• The editor doesn’t want to. It can be as simple as that.
  • The editor realizes that there is more money in editing than in writing.
  • The editor knows that marketing is the difference between success and failure, and doesn’t like marketing. Or doesn’t mind it, but can’t or won’t do it well.
  • The editor has done so, either under a pen name or perhaps an unpublished work.
  • The editor takes more satisfaction in helping and guiding and teaching other people than in creating his or her own projects.
  • The editor doesn’t want the public engagement that could come with a reasonably successful book, at least not for the pittance s/he would likely earn from it.
  • The editor never got comfortable with the traditional publishing model (writer begs and begs, house condescends to accept the bulk of the revenue).
  • The editor isn’t neurotic enough to be a writer. (Okay, I’m sort of kidding. Sort of.)
  • Editing and writing require different skill sets and not everyone has both.
  • The editor hasn’t got anything original to share.
  • The editor is too busy helping others to focus on his/her own book.
  • A similar situation exists in many disciplines. Not everyone who can refinish furniture can build it. Not everyone who can repair a car can design and build a car.

Some of those apply to me to varying degrees. I’d bet some apply to most editors.

field trip

In school, did you like field trips? I always did. I’d do anything to get the hell out of the classroom.

Today the blog is going on a field trip to Kit ‘N Kabookle, the online home of fellow traveler/colleague Mary DeSantis. She has been posting visiting editorial tips for some months now, one per week, and I’m up to bat.

For my topic, I decided to talk about choosing an editing mode beginning from the writer’s viewpoint: in plain English, what exactly is a given writer seeking from an editing professional? “I need an edit” is very inspecific. It’s like saying “I need a car repair” without talking about what’s wrong.

I always think it’s nice to know the name of what one wants, myself.

Mary’s site has plentiful information resources. She was pleasant and professional in arranging and scheduling this, and I thank her for her kind e-hospitality.

A blueprint for becoming a well-paid, respected fiction author

No, really.

You might not like some parts of it, but it would work. It would also, if I were a participant, make me less money–just in case one is tempted to imagine that this is a purely self-promotional notion.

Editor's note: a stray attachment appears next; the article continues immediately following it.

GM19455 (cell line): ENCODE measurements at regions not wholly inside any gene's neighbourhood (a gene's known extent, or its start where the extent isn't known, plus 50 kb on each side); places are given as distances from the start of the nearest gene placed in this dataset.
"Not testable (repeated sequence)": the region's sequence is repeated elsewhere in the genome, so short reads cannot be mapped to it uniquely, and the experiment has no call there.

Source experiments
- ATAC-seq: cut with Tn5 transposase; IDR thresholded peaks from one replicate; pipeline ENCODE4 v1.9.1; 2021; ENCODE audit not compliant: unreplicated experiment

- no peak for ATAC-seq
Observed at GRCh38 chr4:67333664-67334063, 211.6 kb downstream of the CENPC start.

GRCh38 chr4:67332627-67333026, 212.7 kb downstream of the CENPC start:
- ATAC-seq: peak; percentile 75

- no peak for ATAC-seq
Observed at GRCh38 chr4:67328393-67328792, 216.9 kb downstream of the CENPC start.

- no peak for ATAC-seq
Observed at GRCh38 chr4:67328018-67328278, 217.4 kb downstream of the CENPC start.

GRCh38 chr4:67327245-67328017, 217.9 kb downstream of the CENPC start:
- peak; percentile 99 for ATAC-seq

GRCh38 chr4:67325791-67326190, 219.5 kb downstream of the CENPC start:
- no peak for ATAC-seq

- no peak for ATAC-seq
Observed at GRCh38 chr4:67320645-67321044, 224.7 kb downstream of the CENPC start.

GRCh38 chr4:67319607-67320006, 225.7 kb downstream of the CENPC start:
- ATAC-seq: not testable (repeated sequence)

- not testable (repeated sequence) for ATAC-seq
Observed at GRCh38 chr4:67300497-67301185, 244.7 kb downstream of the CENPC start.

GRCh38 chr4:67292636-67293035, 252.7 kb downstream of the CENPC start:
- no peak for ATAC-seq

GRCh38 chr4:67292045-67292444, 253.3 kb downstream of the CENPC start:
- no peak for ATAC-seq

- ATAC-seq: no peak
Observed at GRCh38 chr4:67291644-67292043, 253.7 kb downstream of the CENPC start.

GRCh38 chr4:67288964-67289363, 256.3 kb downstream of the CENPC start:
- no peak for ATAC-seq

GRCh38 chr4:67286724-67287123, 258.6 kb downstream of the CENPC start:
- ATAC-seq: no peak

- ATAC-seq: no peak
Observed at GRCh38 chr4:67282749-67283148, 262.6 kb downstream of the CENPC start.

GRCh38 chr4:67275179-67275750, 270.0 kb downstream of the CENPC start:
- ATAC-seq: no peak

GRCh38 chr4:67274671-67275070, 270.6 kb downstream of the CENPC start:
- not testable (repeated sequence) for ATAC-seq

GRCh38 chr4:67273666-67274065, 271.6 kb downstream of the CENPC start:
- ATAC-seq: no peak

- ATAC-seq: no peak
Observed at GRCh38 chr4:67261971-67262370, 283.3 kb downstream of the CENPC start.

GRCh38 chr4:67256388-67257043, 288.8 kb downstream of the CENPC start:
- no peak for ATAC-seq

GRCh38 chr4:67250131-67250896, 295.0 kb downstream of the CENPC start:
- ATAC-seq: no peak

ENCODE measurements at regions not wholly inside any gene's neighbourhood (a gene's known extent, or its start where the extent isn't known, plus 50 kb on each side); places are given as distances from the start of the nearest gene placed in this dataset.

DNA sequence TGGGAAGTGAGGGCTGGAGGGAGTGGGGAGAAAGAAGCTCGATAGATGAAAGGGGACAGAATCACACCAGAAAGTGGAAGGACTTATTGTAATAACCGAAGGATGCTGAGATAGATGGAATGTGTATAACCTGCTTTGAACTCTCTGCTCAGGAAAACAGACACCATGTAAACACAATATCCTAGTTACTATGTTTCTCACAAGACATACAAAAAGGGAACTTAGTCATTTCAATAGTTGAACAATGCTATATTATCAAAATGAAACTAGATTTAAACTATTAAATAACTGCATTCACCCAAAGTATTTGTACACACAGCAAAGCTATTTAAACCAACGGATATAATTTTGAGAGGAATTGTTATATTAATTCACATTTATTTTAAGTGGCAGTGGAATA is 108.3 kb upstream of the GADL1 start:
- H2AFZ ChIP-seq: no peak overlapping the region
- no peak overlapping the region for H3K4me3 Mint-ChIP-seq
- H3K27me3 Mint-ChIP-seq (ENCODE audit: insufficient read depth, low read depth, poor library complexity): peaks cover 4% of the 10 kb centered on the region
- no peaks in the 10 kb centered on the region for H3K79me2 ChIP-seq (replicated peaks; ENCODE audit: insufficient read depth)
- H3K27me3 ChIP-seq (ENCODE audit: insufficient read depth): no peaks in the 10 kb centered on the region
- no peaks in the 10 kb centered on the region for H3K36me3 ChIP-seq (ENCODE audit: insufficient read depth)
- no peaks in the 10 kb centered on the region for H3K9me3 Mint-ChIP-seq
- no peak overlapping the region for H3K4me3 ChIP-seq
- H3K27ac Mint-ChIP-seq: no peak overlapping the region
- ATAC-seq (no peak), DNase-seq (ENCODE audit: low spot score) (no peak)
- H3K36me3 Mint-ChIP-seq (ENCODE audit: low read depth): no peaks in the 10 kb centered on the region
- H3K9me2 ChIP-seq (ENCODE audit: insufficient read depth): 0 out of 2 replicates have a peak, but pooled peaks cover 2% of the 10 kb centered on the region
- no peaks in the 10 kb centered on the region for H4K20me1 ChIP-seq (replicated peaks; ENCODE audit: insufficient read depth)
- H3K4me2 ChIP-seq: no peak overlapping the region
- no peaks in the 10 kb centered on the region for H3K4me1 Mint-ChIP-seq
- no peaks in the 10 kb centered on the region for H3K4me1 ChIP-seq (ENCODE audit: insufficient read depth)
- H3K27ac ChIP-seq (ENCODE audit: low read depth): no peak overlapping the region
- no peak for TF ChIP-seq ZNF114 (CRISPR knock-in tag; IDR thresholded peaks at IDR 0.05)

It also involves marketing. Yes, marketing is icky and you hate it. I get it. It is also what separates the moneymaking writer, even if mediocre, from the impoverished writer even if superb. You either embrace marketing and decide to do it, or you pay to work rather than being paid to work.

If you’re still interested, you at least asked, “What marketing would that be?” That’s a start.

First: learn to write and tell a story. Do this by writing a short story, say 5K words, and hiring a competent editor for at least one developmental edit. Might need more than one. The logic here is that if you hire the right person, you basically get an intensive writing class. You would also get that if you wrote novellas or novels, the difference being that this will achieve it cheaper and faster. You will overcome all the tyro mistakes: stop using italics as substitutes for good writing, learn differences between dialogue and narrative, get over your adverbs and ellipses and em dashes.

Once your short story doesn’t suck, publish it on Amazon as a free giveaway. Yes. Free. No, I am not joking, and no, I am not nuts. If you can’t make it free, charge the minimum, which I think is $0.99. The idea here is to build up a following. Your first five short stories should be free. Keep writing them. Continue to engage editing support as needed, but your editor will cost you far less because s/he will have less mechanical stuff to do and will have moved you on to more advanced thinking as you shape your storytelling abilities.

You want reviews and people interested in more from you. You are building up your promotional base while making sure that you don’t charge people much for your earlier, less polished efforts. You are getting reviews, one hopes, feedback as to what readers like and dislike. You can compare public opinion to your editor’s impressions, ask for guidance relative to them. That’s part of what we do, evaluate review comments for validity or bogusness (bogosity?).

After you’ve got five up there that you are willing to make free as often as possible, start charging $0.99 for those going forward. Your base will take chances on you, because most people do not recognize $0.99 as actual money. It’s about the price of their coke with fast food. They will gladly pay that for a lunch read by an author they know they like. Word will spread. You will start to earn. You might not yet be breaking even, but neither will you just be pouring money down a sinkhole.